Arrays and ArrayLists

Making a single variable hold multiple values

Right now, we know that a variable can store a single value of a specific type, but sometimes it is more efficient to have a single variable hold multiple values. To make a variable hold multiple values of a specific type, we use a concept known as arrays and, in Java, ArrayLists.


In Java, an array is a data structure that holds a fixed amount of values of a specific type. To create an array, we use the following syntax:

int[] array = new int[3];
// or, if we know the values we will use
int[] arrayWithValues = { 3, 8, 72 };

This might remind you of how we create a new instance of a class by using the new keyword. However, you will notice that instead of using parenthesis, we use square brackets. Inside the square brackets, we enter the amount of values the array can hold. We can visualize this array as follows:

| col 0 | col 1 | col 2 |
row 0 | [0] | [1] | [2] |

You might notice that this looks like a spreadsheet, or a table of values. That's because that exactly what an array is!

Arrays are index from 0 and upwards, meaning that the first element of the array will be located at index 0, the second at 1, and so forth.

To access a value of the array, use brackets on the name of the variable. Inside the brackets, type the index, or the location, of the element inside the array. For example, to access the second value of the array:

int secondVal = array[1];

2D Array

Before, we created what is known as a 1D array, meaning that it only has one dimension of values. To create a 2D array, we use 2 square brackets instead of one.

int[][] array2d = new int[2][3];

This array can be visualized as:

| col 0 | col 1 | col 2 |
row 0 | [0][0] | [0][1] | [0][2] |
row 1 | [1][0] | [1][1] | [1][2] |

A 2D array is essentially an array of arrays.

In Java, arrays are usually accessed in what is called row-major order, meaning that in a 2D array, the first pair of brackets refers to the row of the array, and the second bracket pair refers to the column of the array. Using this principle, to access the second column of the first row:

int secondColFirstRow = array2d[0][1];

Looping through arrays

Writing loops through arrays is a fundamental part of Java. Arrays have a length property that allows us to determine how long the array is. We can use this length property in the ending condition of a for loop like this:

int[] array = new int[4];
for(int i = 0; i < array.length; i++) {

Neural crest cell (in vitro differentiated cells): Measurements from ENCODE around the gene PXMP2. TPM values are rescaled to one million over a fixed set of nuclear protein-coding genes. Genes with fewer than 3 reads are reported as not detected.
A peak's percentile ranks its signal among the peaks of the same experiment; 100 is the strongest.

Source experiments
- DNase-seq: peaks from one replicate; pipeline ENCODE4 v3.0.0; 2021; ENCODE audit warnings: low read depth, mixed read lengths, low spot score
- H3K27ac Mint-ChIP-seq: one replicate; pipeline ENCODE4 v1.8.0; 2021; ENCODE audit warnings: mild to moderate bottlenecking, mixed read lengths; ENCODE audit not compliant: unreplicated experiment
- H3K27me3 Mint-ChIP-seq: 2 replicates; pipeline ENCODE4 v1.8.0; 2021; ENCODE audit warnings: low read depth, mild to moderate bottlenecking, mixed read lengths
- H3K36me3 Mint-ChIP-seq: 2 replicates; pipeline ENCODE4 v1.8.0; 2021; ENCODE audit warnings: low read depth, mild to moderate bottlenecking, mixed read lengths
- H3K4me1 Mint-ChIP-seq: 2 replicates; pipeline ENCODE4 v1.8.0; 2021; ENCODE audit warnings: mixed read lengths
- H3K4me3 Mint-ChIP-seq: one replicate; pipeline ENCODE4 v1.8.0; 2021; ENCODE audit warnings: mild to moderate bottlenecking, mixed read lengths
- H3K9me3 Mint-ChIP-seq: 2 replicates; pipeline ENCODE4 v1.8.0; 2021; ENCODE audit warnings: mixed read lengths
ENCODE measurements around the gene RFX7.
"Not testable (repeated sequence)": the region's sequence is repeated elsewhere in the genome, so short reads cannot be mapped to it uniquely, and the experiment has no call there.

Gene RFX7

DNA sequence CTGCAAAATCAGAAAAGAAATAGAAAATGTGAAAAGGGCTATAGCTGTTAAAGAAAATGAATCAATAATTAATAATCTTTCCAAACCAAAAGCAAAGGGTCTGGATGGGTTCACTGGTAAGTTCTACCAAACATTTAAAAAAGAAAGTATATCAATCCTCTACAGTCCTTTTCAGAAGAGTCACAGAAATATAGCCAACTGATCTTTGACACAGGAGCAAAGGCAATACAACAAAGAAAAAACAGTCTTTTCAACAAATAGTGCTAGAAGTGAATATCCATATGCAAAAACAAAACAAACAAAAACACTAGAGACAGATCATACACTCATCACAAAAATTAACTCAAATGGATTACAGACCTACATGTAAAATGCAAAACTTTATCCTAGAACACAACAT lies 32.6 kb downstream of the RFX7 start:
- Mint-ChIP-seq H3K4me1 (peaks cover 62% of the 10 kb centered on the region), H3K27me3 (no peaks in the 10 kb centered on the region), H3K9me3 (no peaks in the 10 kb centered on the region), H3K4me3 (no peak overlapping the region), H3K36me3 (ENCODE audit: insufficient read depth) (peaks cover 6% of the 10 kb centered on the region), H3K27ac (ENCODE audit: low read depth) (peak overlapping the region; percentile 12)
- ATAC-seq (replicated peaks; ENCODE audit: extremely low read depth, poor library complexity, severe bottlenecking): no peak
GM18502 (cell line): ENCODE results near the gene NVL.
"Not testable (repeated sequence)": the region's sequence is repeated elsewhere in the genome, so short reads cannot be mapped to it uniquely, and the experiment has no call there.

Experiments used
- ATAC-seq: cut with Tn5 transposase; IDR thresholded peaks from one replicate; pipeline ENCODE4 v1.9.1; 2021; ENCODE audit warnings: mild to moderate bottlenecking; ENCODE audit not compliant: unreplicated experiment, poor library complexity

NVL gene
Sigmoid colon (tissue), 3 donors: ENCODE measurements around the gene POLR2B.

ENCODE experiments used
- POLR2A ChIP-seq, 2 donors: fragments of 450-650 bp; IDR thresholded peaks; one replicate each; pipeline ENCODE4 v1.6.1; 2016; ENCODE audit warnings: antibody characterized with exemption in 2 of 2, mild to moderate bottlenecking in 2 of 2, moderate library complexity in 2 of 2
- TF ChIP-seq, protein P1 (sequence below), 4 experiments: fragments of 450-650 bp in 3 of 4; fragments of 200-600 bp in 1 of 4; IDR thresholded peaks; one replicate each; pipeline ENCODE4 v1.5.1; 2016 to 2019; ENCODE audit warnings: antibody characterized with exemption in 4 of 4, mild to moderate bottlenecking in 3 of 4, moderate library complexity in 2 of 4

int element = array[i]; // accesses the i'th element of array
// ...

This for loop will run through every element of the array until it is complete.

We can use this same looping principle with 2D arrays:

int[] array2d = new int[4][3];
for(int row = 0; row < array.length; row++) {
// each element of a 2d array is a 1d array
int[] array1d = array2d[row];
for(int col = 0; col < array1d.length; col++) {
int element = array1d[col];
// or...
int sameElement = array2d[row][col];


Now we know how to make a variable hold a fixed amount of multiple values. But what if we need the variable to hold a dynamic amount of values? Introducing ArrayList.

ArrayLists are dynamic arrays that allow us to do a lot more than regular arrays. The main advantage of ArrayLists over arrays is that we can create, read, update, and delete (CRUD) elements.

To use an ArrayList, the first thing we need to do is at the top of our Java program, import java.util.ArrayList.

import java.util.ArrayList;

This tells Java that we will be using ArrayLists in this program.

Here is how you create a new ArrayList:

ArrayList<Double> list = new ArrayList<Double>();

Notice that you can't immediately specify which values you need in the ArrayList. Also, what's with the angle brackets < and > ? Those are called generic type specifiers, a higher level Java principle. Basically, they tell the ArrayList what type of values it can accept. In this case, the ArrayList<Double> list can only accept values of double type.

The generic type of an ArrayList can't be a primitive data type; to use a primitive data type in an ArrayList, use their respective object forms: Integer for int, Double for double, Boolean for boolean, etc.

Let's go over some of the methods of an ArrayList:

list.add(57.0); // adds a value to the list
list.get(0); // gets the first value of the list
list.remove(0); // removes the first value of the list
list.remove(57.0); // removes the given value from the list
list.set(0, 89.0); // sets the first value of the list to the given value

To see a full list of the methods on the ArrayList class, read the complete ArrayList API.

Using integers with ArrayList

You might notice that the get, set, and remove methods all take integers as a parameter. Say you are using Integer as the generic type for an ArrayList:

ArrayList<Integer> list = new ArrayList<Integer>();

Now, the list has the element 90 and index 0. What if we wanted to remove the value 90 from the list?

list.remove(90); // java.lang.IndexOutOfBoundsException

We receive an error from Java that notifies us that there is no 3rd element in the ArrayList. Why wouldn't it just remove the value 2? Java thinks, when you enter an int as the parameter for this method, that you are requesting to remove the given index from the ArrayList. To fix this issue, we have to cast the int into an Integer.


This is just one of the quirks of the Java language.

Looping through ArrayLists

Similarly to the length property on arrays, ArrayLists offer a size method that returns the size of the list. This is how you would loop through an ArrayList using the size method:

ArrayList<Integer> list = new ArrayList<Integer>();
for(int i = 0; i < list.size(); i++) {
int element = list.get(1); // accesses the i'th element of array
// ...

When using an ArrayList, you have to use the get method to get the element of a specific index, unlike in arrays when you can use a bracket pair.